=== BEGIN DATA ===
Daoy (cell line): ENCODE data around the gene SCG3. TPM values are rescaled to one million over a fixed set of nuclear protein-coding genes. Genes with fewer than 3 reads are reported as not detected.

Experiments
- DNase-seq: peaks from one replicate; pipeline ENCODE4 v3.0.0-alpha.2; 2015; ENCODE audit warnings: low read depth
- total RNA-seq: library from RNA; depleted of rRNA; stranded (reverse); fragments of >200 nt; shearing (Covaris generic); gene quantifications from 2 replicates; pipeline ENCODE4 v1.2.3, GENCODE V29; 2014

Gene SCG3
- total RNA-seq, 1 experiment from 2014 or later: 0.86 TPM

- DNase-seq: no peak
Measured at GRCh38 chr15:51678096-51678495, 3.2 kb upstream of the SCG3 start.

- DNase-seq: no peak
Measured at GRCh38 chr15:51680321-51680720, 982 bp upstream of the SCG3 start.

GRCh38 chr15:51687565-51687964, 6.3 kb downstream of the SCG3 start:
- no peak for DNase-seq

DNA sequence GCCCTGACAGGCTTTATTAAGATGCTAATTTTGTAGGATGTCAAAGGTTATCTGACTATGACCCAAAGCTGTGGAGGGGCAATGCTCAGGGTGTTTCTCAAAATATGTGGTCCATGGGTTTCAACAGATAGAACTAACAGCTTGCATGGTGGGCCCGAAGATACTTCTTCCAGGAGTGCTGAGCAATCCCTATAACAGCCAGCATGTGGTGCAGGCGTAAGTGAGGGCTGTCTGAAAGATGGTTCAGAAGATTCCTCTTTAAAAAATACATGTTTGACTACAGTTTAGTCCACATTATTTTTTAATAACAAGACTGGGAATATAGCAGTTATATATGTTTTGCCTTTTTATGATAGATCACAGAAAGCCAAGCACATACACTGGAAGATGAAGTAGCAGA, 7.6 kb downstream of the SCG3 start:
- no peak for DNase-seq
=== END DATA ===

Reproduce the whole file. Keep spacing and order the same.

Daoy (cell line): ENCODE data around the gene SCG3. TPM values are rescaled to one million over a fixed set of nuclear protein-coding genes. Genes with fewer than 3 reads are reported as not detected.

Experiments
- DNase-seq: peaks from one replicate; pipeline ENCODE4 v3.0.0-alpha.2; 2015; ENCODE audit warnings: low read depth
- total RNA-seq: library from RNA; depleted of rRNA; stranded (reverse); fragments of >200 nt; shearing (Covaris generic); gene quantifications from 2 replicates; pipeline ENCODE4 v1.2.3, GENCODE V29; 2014

Gene SCG3
- total RNA-seq, 1 experiment from 2014 or later: 0.86 TPM

- DNase-seq: no peak
Measured at GRCh38 chr15:51678096-51678495, 3.2 kb upstream of the SCG3 start.

- DNase-seq: no peak
Measured at GRCh38 chr15:51680321-51680720, 982 bp upstream of the SCG3 start.

GRCh38 chr15:51687565-51687964, 6.3 kb downstream of the SCG3 start:
- no peak for DNase-seq

DNA sequence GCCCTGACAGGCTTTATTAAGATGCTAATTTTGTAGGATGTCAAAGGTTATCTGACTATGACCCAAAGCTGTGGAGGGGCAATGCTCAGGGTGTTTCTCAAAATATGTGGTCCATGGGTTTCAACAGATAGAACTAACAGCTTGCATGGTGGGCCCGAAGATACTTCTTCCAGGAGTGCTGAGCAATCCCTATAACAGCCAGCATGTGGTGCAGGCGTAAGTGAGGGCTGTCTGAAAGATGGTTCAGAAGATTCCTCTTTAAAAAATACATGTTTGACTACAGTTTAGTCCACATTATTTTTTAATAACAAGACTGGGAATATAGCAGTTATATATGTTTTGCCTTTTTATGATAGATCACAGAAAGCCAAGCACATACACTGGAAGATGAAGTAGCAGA, 7.6 kb downstream of the SCG3 start:
- no peak for DNase-seq